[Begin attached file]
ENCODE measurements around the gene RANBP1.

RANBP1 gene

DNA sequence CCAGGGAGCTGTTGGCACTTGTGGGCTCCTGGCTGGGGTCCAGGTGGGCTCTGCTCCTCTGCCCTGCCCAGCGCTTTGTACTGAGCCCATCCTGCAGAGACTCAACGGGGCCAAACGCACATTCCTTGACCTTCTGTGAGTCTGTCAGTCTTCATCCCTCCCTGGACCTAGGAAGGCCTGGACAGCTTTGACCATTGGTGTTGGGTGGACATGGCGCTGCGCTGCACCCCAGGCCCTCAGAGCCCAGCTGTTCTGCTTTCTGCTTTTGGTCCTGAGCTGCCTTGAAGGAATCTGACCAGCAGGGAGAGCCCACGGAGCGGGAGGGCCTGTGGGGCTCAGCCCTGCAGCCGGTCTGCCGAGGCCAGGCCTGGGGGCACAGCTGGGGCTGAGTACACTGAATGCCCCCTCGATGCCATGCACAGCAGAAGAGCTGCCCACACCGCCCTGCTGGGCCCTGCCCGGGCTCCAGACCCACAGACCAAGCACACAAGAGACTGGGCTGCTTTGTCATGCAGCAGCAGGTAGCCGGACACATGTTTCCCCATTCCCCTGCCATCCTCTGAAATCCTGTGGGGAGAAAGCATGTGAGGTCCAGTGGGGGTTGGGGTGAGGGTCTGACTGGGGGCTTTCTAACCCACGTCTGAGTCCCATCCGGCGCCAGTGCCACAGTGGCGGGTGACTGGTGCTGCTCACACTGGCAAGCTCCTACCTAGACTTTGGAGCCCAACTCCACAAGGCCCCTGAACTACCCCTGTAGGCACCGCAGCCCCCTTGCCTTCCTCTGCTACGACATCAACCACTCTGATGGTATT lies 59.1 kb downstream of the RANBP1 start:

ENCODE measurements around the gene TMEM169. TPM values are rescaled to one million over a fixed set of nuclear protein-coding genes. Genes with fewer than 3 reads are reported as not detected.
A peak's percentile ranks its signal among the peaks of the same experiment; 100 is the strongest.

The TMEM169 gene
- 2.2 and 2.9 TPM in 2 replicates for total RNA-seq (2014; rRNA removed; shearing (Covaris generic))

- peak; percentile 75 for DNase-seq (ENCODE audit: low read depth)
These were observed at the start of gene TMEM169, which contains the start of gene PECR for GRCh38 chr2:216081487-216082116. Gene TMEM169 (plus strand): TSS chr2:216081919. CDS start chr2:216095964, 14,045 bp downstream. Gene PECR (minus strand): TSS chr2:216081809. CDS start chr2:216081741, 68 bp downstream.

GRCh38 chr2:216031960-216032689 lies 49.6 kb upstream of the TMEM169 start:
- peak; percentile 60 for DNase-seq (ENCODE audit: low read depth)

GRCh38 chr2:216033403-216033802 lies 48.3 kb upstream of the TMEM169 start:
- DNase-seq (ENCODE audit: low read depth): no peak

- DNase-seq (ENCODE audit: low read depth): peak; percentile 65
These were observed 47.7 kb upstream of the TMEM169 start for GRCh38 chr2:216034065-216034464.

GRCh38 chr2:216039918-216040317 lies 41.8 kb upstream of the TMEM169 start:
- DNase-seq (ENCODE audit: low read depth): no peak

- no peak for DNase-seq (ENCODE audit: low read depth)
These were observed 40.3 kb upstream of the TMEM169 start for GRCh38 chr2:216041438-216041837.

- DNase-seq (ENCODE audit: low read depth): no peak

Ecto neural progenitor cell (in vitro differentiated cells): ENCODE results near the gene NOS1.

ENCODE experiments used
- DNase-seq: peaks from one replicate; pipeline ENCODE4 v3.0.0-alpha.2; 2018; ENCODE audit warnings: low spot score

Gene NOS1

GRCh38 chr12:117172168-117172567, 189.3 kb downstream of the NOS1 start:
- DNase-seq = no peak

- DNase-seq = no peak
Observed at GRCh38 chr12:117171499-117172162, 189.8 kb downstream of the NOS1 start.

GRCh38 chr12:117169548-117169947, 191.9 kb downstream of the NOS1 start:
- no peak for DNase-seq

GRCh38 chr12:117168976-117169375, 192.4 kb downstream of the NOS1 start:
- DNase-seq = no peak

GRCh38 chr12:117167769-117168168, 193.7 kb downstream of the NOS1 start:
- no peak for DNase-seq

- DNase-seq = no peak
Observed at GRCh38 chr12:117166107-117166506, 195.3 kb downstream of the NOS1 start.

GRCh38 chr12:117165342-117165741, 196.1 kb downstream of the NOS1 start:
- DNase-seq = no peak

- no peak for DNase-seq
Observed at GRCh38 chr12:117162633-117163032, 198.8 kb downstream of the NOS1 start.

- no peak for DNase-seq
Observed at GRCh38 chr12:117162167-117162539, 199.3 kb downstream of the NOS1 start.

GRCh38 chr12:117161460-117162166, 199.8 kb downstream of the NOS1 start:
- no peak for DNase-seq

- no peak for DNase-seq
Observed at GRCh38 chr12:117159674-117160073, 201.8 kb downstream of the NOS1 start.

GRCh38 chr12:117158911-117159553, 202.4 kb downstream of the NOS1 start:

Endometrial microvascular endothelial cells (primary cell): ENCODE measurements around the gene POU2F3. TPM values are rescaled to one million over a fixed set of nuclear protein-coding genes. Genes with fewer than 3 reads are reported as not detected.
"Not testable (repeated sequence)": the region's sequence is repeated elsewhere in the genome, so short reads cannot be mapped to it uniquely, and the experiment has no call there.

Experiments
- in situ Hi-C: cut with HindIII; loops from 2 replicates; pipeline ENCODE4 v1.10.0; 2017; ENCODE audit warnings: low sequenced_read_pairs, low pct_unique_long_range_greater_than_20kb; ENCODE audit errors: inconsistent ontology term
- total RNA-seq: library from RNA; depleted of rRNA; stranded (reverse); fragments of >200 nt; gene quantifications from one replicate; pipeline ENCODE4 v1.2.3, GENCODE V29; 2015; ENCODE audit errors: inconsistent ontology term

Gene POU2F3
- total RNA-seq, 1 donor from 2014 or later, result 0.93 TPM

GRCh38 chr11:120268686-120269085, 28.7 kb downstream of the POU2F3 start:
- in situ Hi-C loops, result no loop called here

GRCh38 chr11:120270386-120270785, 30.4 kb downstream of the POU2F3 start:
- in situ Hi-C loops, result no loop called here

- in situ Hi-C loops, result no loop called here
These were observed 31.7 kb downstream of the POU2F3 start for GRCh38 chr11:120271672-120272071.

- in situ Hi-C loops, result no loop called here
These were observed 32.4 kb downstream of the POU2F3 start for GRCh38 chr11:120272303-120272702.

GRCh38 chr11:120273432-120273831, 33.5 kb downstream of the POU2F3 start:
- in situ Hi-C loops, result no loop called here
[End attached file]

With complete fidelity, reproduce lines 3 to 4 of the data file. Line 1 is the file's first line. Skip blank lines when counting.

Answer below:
DNA sequence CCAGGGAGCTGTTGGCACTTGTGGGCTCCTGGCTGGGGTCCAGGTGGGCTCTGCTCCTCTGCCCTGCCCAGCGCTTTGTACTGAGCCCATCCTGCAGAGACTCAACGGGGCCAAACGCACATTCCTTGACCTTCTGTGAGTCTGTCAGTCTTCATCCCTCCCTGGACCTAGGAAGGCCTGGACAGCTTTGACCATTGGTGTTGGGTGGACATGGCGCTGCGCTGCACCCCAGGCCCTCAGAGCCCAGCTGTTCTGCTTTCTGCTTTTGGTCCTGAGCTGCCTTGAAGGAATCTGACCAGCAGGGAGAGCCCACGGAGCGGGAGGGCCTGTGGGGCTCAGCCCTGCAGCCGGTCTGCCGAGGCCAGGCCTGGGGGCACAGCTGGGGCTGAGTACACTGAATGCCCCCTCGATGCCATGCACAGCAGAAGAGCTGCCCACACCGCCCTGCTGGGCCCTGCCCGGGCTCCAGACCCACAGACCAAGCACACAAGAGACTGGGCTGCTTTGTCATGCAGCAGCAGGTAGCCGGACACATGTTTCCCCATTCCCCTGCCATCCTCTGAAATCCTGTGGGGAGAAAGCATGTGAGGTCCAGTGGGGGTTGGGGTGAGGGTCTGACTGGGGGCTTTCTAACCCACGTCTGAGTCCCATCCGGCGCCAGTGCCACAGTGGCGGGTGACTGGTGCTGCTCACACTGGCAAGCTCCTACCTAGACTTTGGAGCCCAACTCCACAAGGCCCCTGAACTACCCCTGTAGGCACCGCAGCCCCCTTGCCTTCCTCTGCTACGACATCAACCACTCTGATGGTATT lies 59.1 kb downstream of the RANBP1 start:

ENCODE measurements around the gene TMEM169. TPM values are rescaled to one million over a fixed set of nuclear protein-coding genes. Genes with fewer than 3 reads are reported as not detected.